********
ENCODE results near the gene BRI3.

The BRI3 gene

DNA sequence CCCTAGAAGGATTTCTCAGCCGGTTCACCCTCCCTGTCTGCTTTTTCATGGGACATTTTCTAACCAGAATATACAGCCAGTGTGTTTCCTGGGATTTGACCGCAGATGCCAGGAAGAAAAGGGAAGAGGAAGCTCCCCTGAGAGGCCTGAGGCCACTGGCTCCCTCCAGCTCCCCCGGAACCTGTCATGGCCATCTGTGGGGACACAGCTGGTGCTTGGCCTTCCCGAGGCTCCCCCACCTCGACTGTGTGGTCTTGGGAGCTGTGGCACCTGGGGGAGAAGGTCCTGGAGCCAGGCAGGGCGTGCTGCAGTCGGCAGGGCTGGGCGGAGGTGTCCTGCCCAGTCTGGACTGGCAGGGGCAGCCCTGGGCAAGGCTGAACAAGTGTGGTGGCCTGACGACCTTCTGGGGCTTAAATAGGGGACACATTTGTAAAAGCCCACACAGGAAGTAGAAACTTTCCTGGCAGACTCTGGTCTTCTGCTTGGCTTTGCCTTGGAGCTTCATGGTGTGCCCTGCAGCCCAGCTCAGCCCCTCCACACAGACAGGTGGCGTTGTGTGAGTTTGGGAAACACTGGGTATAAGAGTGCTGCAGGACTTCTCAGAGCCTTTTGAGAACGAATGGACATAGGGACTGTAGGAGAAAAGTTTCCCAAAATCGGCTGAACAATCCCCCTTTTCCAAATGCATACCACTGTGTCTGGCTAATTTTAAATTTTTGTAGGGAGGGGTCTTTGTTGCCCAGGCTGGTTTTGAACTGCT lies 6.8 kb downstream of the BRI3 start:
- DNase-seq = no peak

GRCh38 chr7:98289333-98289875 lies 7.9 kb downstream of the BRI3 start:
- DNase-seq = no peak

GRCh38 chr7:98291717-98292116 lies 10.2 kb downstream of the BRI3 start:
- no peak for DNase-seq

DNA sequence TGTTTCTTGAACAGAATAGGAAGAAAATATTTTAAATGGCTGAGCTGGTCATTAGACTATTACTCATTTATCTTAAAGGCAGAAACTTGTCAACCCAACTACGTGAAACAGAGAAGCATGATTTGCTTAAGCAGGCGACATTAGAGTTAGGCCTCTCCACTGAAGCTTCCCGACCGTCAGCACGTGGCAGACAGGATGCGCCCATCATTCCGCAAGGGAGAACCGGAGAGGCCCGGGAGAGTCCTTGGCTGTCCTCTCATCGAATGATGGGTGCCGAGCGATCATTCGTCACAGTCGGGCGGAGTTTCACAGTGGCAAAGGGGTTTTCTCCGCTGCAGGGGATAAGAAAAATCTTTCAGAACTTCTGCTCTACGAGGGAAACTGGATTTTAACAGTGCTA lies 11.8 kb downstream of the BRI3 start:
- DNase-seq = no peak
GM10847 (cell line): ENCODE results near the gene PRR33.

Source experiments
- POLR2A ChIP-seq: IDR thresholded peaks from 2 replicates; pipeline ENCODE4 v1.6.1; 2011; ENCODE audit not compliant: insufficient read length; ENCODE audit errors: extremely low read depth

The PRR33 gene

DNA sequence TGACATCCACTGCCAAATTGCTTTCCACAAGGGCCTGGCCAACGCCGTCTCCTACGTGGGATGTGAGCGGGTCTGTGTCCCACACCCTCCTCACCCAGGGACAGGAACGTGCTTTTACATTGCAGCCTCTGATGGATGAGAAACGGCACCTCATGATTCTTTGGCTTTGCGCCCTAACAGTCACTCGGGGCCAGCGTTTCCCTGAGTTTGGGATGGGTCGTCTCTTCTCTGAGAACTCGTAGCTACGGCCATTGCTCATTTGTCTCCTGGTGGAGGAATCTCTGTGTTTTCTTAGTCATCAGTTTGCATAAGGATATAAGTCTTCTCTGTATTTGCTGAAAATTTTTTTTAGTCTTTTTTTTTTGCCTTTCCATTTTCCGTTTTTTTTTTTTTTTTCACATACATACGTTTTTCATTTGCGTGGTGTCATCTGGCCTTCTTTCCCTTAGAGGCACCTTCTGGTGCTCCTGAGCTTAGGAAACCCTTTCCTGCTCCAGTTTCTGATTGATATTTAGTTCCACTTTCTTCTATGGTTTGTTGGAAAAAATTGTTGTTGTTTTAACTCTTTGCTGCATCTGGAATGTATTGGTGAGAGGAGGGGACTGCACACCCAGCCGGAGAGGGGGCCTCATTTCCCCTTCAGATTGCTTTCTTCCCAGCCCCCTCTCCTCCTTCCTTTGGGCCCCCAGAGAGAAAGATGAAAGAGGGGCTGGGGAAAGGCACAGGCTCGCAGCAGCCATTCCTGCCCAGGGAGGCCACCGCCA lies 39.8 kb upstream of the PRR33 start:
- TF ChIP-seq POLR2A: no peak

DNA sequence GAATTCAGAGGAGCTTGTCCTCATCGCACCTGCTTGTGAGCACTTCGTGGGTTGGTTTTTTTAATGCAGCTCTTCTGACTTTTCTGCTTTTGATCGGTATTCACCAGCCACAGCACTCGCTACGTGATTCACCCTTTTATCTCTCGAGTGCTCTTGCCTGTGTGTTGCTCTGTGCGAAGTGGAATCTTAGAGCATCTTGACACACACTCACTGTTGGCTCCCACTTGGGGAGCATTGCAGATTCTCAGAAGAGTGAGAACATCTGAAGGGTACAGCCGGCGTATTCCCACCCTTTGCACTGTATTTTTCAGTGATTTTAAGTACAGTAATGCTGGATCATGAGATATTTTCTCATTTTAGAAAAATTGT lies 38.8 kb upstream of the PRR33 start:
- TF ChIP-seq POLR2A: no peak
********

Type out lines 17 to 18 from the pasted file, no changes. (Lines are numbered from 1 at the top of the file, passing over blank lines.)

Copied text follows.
DNA sequence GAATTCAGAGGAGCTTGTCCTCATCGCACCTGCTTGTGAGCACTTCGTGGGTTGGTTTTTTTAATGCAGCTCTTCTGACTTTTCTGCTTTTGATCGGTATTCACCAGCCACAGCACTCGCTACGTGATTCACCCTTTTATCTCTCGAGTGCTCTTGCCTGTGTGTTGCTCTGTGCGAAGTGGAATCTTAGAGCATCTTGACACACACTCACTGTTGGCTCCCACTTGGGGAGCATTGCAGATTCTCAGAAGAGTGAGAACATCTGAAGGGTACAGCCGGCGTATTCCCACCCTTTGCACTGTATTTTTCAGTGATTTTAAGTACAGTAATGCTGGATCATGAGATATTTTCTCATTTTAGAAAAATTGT lies 38.8 kb upstream of the PRR33 start:
- TF ChIP-seq POLR2A: no peak